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Amol Vaidya, Senior Director Operations, Global Indian International School Dubai, UAE.
News & Events

Technology and innovation reimagining the education sector

It all unfolded very quickly in March 2020. A hint of a disease spreading, and suddenly it was hanging heavily on everyone’s mind, from the government to families and even individuals. Thereafter, what has happened after that is a story of resilience, innovation, and a remarkable amount of hard work by teachers and other school staff.

2020 has dramatically changed the contours of education for all students from early years to college. This pandemic has revolutionised the entire education system globally and has compelled businesses to re-invent and innovate their processes. It has ensured that what was for many years just a flirtation with technology and different pedagogical techniques of knowledge delivery to the students is no longer just that.

Things are not the same anymore. What used to happen in January 2020 is a distant past. While the changes are excellent on many fronts, it has also brought to the fore and exposed some of the deficiencies prevalent in the education system worldwide. It has also brought in new threats which we had never thought of up till last year.

Most of the teachers are responsive and ready to embrace new options and opportunities to scale up to the advantage of all students. However, continuous training will be required to ensure that the changes in practices are long term, economical, and viable. Technology is the leading carrier and will be critical to all knowledge delivery media henceforth. Because of the substantial use of social media and smartphones almost everywhere, the medium was ready and utilised effectively in all major markets.

In most societies, this will require systematic strengthening. Most schools are sincere in their approach to ensure that learning gaps are not created. Infrastructure will have to be strengthened going forward. Schools will likely be more of skill centres and places for collaboration, and the learning will happen 24×7.

Amol Vaidya, Senior Director Operations, Global Indian International Dubai, UAE.
Amol Vaidya, Senior Director Operations, Global Indian International School Dubai, UAE.

The days of five hours of daily schooling for five days a week will slowly disappear. There will have to be a complete overhaul of how the timetable is defined and the operational timings of the classes. The classes will be more flexible on timings and composition. There are more extensive opportunities to execute cross-campus, and cross geographical knowledge exchange should be encouraged rather than getting hooked on to local teachers. An extraordinary scope will have to be created to use this experience to deliver a more focused and targeted education using technology and the right combination of online and face to face knowledge exchange.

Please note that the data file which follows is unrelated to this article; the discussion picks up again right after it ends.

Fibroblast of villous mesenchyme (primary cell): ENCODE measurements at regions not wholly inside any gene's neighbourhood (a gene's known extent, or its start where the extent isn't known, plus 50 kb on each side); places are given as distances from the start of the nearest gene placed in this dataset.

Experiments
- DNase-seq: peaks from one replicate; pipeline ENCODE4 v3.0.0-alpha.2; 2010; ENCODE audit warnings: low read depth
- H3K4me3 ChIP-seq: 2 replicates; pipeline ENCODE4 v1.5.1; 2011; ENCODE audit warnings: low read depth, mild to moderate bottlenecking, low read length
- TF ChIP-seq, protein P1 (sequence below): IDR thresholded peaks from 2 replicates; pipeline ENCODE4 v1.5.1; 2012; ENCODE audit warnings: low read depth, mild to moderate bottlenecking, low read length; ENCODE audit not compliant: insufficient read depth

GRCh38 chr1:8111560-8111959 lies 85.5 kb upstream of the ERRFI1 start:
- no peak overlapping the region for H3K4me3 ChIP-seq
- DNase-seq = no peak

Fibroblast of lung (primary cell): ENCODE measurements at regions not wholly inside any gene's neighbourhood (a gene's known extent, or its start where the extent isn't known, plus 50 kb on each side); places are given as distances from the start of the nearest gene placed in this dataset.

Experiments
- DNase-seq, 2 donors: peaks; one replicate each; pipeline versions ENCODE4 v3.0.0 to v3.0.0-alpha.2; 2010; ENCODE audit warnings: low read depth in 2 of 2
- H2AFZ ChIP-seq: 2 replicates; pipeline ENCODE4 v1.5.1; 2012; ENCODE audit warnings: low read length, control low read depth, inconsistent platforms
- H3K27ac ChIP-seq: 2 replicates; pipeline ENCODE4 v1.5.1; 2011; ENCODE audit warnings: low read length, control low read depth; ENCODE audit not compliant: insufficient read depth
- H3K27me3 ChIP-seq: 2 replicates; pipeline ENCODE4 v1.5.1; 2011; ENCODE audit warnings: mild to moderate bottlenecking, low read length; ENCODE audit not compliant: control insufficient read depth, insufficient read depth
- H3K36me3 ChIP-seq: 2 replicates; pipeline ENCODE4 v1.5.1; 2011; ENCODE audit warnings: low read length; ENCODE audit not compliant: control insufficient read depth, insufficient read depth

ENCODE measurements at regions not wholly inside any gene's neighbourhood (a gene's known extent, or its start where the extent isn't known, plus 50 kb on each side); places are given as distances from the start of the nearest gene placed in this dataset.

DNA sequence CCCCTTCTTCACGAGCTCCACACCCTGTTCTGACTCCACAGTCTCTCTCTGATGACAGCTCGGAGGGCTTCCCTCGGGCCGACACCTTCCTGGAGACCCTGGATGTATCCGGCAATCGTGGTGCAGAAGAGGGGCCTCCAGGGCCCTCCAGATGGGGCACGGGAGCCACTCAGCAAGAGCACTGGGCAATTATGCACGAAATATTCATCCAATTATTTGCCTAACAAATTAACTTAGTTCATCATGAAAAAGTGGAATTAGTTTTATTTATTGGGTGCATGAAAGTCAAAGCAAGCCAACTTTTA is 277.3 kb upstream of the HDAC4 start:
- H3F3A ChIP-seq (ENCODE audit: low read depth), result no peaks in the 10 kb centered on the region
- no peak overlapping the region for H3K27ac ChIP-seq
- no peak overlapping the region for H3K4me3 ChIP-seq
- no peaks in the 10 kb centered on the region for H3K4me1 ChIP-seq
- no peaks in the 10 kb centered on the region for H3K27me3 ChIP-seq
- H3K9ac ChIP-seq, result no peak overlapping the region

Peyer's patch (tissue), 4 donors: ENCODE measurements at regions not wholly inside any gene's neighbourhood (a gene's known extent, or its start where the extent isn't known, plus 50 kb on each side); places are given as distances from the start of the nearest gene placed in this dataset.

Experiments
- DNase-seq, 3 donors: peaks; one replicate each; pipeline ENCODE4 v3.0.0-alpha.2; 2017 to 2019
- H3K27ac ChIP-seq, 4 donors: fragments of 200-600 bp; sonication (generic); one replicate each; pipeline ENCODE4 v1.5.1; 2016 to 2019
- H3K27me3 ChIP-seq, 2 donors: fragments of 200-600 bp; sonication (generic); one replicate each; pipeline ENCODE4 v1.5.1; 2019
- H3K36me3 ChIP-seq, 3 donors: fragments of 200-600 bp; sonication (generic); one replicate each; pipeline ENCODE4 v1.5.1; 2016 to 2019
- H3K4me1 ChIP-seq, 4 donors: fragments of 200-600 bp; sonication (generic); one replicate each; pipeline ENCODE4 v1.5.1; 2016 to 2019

Along with the academic knowledge exchange, soft social and emotional skills will also have to be taught. There is a likely danger of individuals feeling lonely and isolated with increasing reliance on distance learning. Mentoring and counselling systems will have to be developed and continuously strengthened. Global citizenship, collaboration skills and global mindedness will get the prominence it has rarely acquired. That cannot be lip service anymore.

Children will be taking a lot of online courses beyond what the school can deliver, and they will have the freedom to fix their learning schedule and pace. Now the student will drive the pace of her learning while doing many other activities like sports, internships and more. Entrepreneurship and innovation will have to be encouraged as the nature of jobs will change from fixed and permanent to contractual and freelance.

It will be Jack of all trades and Master of few. This will bring a massive change in the way societies have looked at as far as education is concerned. Instead of one expert now, it will be a group of experts for almost all tasks. The skill sets will be transcending the subject boundaries. For example, engineering tech will become indistinguishable from medical science. So, the expert group will consist of several people as equal partners.

The education and learning landscape are undergoing a magnanimous shift that will teach students to become self-teachers in part; and well-rounded, aware, compassionate, and creative global citizens in whole. Teaching and learning innovations are bursting at the seams to make education boundless. It truly is an exciting time to be a student right now.


Key Takeaways

  • Continuous training will be required to ensure that the changes in practices are long term, economical, and viable.
  • Technology is the leading carrier and will be critical to all knowledge delivery media henceforth.
  • Schools will likely be more of skill centres and places for collaboration, and the learning will happen 24×7.
  • Entrepreneurship and innovation will have to be encouraged as the nature of jobs will change from fixed and permanent to contractual and freelance.
  • Children will be taking a lot of online courses beyond what the school can deliver, and they will have the freedom to fix their learning schedule and pace.
  • Along with the academic knowledge exchange, soft social and emotional skills will also have to be taught.

Amol Vaidya of Global Indian International School Dubai writes how the pandemic has revolutionised the entire education system.